It is natural to experience a slight decrease in performance after achieving a treble last season. This is especially true when the two potential avenues for surpassing last season’s success, winning the Community Shield or the Carabao Cup, have already been closed off. However, it’s worth noting that last season, City did not hit their peak until the end of February, during which they played exceptional football and were essentially unbeatable for three months.

Pep Guardiola talking to Jack Grealish

Guardiola strategically plans his team’s training to reach their peak performance in the spring. He takes into consideration a slower start to the season. The departure of Ilkay Gündogan and the suspension of Rodri have caused a period of adjustment for City. Rodri’s absence has been a contributing factor to City’s recent defeats, highlighting his importance to the team’s structure. Rodri is considered one of the best players in the world when it comes to countering the opposition’s attacks, which aligns with Guardiola’s focus on counter tactics. Guardiola often emphasizes the word “control” when discussing Jack Grealish, who has adapted to Guardiola’s style of play and become a key winger for City. Grealish has learned to balance his natural inclination to dribble with preserving possession until the team is ready to attack. Guardiola has essentially retrained Grealish, and a similar process is underway with Doku, who still relies heavily on his dribbling skills.

During the previous season, Grealish had an average of 4.82 take-ons per 90 minutes while Doku has averaged 8.42 this season. While Doku has a higher success rate in dribbles compared to Grealish, he also loses possession twice as often. On the other hand, Grealish attempts more passes with an average of 39.6 per 90 minutes compared to Doku’s 32.5, with a higher completion rate of 84.1% compared to 78.1%.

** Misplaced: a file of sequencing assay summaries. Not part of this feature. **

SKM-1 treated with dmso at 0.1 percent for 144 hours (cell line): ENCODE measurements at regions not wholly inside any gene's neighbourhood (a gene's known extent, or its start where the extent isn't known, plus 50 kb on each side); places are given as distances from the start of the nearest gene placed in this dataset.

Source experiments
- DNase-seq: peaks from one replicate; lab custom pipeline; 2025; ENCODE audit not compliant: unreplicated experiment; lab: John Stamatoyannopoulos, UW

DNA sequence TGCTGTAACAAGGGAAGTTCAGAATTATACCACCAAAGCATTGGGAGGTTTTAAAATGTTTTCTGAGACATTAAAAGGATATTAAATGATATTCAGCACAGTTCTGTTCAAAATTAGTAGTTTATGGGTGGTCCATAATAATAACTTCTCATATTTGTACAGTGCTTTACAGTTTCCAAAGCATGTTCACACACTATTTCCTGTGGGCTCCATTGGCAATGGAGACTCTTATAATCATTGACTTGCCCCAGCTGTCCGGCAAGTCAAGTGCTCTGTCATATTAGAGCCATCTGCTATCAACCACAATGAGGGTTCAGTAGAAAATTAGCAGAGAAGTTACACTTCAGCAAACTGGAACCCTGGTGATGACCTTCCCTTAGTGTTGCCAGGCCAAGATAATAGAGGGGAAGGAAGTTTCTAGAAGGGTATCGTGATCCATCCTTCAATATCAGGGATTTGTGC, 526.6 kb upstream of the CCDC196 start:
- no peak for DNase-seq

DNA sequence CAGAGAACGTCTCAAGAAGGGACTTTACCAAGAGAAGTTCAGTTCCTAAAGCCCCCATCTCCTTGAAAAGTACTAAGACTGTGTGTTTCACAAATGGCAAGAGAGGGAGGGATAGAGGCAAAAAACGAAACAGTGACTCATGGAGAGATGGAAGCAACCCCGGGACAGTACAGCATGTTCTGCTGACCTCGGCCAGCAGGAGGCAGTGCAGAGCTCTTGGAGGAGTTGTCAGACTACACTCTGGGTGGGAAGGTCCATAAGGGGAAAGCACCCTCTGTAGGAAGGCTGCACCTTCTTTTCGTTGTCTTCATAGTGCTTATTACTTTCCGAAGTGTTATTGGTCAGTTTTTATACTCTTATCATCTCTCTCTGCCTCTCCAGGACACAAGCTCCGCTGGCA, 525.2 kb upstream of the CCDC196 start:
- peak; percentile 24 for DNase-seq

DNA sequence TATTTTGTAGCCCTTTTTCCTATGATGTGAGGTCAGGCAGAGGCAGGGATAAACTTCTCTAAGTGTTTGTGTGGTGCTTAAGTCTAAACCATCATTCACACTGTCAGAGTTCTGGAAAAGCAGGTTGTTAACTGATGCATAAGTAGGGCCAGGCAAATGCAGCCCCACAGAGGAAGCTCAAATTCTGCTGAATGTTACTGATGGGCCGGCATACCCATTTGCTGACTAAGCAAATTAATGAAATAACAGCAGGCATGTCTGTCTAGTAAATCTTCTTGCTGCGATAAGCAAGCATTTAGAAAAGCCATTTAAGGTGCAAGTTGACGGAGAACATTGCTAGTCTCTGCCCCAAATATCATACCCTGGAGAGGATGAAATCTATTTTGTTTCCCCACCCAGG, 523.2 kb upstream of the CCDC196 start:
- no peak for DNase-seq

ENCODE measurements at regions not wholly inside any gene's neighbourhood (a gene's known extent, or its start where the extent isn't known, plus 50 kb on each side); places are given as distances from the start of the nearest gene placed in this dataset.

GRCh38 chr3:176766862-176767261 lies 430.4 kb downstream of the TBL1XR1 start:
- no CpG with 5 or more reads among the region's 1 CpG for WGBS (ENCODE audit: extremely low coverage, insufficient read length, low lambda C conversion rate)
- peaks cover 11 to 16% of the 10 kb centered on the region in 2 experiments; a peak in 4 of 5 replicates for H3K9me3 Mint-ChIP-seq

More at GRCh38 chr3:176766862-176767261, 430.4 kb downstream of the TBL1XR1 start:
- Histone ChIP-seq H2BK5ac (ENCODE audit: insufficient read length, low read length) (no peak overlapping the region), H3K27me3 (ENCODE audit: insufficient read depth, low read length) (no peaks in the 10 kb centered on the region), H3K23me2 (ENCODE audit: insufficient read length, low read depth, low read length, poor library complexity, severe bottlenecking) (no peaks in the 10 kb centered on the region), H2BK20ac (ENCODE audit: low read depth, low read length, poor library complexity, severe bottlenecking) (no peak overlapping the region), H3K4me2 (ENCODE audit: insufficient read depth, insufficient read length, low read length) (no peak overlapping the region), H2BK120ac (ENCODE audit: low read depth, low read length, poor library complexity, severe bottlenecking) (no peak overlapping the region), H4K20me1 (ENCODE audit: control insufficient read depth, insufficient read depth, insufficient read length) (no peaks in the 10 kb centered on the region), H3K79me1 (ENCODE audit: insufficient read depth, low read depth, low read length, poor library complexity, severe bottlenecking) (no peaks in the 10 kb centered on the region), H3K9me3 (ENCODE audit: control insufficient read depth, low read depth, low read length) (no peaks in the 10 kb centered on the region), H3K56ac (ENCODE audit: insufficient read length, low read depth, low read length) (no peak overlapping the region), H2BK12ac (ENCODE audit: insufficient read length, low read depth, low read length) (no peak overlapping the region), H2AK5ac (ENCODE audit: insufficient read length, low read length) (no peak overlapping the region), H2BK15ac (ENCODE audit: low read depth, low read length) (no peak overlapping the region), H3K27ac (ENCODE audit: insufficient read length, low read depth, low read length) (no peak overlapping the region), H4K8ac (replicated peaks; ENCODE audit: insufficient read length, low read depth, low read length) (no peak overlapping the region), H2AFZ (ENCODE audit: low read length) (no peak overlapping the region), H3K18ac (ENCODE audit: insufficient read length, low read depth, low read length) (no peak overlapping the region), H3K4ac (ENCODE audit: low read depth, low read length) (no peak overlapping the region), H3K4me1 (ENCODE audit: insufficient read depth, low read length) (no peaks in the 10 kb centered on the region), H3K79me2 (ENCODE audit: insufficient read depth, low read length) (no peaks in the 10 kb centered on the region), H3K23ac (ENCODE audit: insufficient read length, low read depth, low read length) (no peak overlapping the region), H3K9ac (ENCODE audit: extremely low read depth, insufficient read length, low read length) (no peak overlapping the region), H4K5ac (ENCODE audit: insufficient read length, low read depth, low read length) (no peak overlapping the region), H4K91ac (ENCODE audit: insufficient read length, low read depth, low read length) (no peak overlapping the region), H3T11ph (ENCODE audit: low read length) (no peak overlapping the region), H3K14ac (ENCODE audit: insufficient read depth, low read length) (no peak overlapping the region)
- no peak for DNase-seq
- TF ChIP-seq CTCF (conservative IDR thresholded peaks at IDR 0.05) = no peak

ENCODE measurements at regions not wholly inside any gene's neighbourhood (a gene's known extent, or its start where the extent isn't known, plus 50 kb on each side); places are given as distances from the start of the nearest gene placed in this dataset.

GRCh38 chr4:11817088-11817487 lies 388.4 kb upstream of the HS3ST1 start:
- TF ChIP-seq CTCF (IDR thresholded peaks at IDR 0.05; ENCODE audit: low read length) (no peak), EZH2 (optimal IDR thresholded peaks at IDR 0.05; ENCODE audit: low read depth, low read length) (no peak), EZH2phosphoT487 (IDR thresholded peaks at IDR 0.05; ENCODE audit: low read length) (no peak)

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City’s ability to retain possession has decreased, leading to a decrease in their smoothness on the field as they have to constantly account for the risk of losing the ball. This could help explain their somewhat sluggish performance this season, especially in comparison to their usual standards. Of course, the absence of Kevin De Bruyne, known for his precise through balls that perfectly set up players like Erling Haaland, also plays a significant role in their performance.

The consequence of Doku’s loss of possession is that opposing teams have targeted the left side of City’s defense this season. This was evident in their loss to Wolves, where Pedro Neto consistently attacked a vulnerable Nathan Aké.

The upcoming Manchester derby on Sunday could be a crucial match for Antony, who is long overdue for a good performance. However, based on United’s recent performance, it seems unlikely that they will be able to challenge City. They have put in a lot of effort to defeat teams like Brentford, Sheffield United, and FC Copenhagen.


The comparison to United emphasizes the minimal concerns surrounding City. While they may not be performing at their best, Haaland’s scoring may only be on par with that of a typical top striker rather than an exceptional one, and there may be uncertainty about Doku’s specific role, they are still a highly organized and skilled football team.

Source: theguardian.com